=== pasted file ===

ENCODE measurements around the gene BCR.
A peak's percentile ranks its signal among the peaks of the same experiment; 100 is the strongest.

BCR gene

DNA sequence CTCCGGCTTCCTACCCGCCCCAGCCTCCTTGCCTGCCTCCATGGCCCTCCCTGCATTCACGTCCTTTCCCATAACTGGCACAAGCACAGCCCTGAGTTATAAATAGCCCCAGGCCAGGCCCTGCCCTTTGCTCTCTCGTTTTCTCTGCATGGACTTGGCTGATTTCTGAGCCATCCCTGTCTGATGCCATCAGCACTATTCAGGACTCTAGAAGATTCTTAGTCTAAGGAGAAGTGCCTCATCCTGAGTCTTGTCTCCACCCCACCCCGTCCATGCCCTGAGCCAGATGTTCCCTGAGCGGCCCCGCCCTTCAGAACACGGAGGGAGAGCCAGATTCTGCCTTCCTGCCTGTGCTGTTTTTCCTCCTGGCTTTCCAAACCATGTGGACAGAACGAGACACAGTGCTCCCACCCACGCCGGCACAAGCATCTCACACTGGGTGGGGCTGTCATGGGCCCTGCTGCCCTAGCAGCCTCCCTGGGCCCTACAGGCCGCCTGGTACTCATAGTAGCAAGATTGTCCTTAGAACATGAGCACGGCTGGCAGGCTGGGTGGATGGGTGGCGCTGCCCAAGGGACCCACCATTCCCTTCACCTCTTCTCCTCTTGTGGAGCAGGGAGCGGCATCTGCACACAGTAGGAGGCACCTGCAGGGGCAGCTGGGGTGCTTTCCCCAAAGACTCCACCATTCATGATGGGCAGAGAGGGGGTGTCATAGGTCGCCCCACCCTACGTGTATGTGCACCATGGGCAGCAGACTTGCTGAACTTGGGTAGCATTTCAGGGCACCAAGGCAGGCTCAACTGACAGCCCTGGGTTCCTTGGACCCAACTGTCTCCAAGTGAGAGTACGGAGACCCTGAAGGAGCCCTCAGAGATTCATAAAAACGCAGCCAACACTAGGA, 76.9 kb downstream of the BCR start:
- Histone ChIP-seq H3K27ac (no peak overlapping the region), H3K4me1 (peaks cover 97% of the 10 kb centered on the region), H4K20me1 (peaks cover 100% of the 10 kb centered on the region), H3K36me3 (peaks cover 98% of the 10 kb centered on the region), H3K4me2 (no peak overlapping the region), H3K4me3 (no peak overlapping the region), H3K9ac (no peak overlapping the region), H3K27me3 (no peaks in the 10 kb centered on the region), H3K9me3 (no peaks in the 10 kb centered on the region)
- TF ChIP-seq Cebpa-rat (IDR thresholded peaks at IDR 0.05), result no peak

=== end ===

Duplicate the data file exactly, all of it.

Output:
ENCODE measurements around the gene BCR.
A peak's percentile ranks its signal among the peaks of the same experiment; 100 is the strongest.

BCR gene

DNA sequence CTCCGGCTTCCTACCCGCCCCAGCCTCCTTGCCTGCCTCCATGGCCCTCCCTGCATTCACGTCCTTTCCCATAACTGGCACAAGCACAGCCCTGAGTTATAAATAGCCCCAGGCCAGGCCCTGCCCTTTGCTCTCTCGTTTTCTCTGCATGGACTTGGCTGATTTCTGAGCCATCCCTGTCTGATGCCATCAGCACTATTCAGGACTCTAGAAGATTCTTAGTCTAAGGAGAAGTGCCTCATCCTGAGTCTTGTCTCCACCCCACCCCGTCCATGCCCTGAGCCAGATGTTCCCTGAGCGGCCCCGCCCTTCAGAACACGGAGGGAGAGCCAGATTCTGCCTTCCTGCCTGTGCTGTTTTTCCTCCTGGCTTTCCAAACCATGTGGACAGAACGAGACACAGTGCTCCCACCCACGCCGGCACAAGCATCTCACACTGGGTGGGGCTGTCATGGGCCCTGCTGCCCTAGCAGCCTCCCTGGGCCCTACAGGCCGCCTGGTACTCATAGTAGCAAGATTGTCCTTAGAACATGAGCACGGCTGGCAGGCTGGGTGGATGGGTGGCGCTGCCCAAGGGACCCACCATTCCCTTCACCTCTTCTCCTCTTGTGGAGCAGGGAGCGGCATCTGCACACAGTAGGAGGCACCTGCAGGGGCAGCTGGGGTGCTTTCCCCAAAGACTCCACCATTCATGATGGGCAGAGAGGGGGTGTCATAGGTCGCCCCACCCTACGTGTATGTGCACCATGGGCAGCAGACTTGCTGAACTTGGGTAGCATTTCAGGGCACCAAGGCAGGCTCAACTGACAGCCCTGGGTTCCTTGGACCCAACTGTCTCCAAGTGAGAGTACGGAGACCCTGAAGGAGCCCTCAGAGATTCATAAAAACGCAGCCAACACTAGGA, 76.9 kb downstream of the BCR start:
- Histone ChIP-seq H3K27ac (no peak overlapping the region), H3K4me1 (peaks cover 97% of the 10 kb centered on the region), H4K20me1 (peaks cover 100% of the 10 kb centered on the region), H3K36me3 (peaks cover 98% of the 10 kb centered on the region), H3K4me2 (no peak overlapping the region), H3K4me3 (no peak overlapping the region), H3K9ac (no peak overlapping the region), H3K27me3 (no peaks in the 10 kb centered on the region), H3K9me3 (no peaks in the 10 kb centered on the region)
- TF ChIP-seq Cebpa-rat (IDR thresholded peaks at IDR 0.05), result no peak